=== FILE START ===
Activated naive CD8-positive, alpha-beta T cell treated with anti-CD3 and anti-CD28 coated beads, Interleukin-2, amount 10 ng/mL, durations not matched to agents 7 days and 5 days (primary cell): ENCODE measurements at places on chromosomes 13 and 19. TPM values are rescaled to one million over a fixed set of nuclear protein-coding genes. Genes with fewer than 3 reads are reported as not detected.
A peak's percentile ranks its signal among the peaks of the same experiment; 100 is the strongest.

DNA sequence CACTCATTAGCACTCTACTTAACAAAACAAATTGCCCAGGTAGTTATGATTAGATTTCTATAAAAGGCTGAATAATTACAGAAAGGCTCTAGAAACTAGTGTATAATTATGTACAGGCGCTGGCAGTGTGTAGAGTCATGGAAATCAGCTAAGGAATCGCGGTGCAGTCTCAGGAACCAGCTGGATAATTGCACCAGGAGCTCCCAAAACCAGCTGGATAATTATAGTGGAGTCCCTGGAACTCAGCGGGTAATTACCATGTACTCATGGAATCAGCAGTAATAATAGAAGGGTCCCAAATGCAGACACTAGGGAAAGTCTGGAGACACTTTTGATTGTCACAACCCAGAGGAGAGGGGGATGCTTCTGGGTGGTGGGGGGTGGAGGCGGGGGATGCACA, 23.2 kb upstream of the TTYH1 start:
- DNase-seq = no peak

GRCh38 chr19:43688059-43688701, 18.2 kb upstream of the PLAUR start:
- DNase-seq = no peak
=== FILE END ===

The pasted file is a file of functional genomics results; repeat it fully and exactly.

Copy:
Activated naive CD8-positive, alpha-beta T cell treated with anti-CD3 and anti-CD28 coated beads, Interleukin-2, amount 10 ng/mL, durations not matched to agents 7 days and 5 days (primary cell): ENCODE measurements at places on chromosomes 13 and 19. TPM values are rescaled to one million over a fixed set of nuclear protein-coding genes. Genes with fewer than 3 reads are reported as not detected.
A peak's percentile ranks its signal among the peaks of the same experiment; 100 is the strongest.

DNA sequence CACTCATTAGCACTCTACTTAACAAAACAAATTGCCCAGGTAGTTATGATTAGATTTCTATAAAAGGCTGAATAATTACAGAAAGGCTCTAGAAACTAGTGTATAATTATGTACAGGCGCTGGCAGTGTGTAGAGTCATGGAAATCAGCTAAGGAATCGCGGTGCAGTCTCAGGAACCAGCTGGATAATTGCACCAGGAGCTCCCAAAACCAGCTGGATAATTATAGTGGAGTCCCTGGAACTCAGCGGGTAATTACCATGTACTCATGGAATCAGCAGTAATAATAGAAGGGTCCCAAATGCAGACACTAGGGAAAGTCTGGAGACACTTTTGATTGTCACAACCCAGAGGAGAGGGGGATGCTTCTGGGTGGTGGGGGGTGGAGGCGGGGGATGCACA, 23.2 kb upstream of the TTYH1 start:
- DNase-seq = no peak

GRCh38 chr19:43688059-43688701, 18.2 kb upstream of the PLAUR start:
- DNase-seq = no peak